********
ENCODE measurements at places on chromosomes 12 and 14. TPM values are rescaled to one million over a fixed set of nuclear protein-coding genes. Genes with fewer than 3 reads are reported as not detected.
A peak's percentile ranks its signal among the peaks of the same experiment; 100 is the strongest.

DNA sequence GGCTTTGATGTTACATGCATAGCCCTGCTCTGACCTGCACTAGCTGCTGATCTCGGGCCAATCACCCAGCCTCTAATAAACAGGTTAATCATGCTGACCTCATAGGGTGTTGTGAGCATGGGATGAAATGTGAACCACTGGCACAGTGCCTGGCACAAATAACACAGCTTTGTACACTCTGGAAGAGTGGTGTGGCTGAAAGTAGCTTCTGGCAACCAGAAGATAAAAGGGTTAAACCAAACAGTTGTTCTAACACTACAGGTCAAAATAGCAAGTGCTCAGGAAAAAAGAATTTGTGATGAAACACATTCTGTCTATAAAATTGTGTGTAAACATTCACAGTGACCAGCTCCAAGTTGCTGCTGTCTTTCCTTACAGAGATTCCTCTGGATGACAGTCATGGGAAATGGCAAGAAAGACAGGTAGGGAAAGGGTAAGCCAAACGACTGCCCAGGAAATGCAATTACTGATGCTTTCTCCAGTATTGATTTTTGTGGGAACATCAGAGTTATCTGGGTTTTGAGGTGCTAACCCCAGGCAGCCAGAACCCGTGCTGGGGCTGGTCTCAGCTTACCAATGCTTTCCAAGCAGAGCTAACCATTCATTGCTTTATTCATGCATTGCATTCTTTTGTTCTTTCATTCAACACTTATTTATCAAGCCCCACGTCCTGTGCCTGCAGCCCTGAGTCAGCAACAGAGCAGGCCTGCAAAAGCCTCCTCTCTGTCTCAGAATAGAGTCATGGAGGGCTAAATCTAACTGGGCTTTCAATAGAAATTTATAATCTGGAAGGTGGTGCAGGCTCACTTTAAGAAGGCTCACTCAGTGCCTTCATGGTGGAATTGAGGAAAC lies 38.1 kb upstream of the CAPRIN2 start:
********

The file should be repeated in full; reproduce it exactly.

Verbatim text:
ENCODE measurements at places on chromosomes 12 and 14. TPM values are rescaled to one million over a fixed set of nuclear protein-coding genes. Genes with fewer than 3 reads are reported as not detected.
A peak's percentile ranks its signal among the peaks of the same experiment; 100 is the strongest.

DNA sequence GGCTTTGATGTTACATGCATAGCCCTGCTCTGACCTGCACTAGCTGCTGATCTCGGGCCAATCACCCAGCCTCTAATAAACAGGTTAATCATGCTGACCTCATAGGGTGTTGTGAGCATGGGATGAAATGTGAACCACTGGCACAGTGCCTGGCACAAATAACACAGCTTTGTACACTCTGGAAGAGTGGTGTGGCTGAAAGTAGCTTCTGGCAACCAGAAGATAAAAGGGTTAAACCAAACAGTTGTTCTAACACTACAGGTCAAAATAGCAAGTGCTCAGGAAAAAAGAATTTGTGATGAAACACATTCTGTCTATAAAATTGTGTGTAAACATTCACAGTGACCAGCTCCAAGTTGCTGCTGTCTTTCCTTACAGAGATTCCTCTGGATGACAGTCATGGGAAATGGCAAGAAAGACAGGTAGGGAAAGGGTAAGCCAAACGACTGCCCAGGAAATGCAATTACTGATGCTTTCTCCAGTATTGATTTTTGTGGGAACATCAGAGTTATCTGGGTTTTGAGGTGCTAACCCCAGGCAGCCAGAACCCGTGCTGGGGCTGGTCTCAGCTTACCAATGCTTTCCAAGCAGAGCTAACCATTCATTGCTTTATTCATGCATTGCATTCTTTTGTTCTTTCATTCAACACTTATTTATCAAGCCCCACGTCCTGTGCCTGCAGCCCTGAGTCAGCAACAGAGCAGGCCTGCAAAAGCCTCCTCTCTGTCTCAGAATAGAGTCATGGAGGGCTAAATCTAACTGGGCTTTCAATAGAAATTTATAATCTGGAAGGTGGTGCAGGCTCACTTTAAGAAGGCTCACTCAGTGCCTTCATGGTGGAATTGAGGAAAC lies 38.1 kb upstream of the CAPRIN2 start: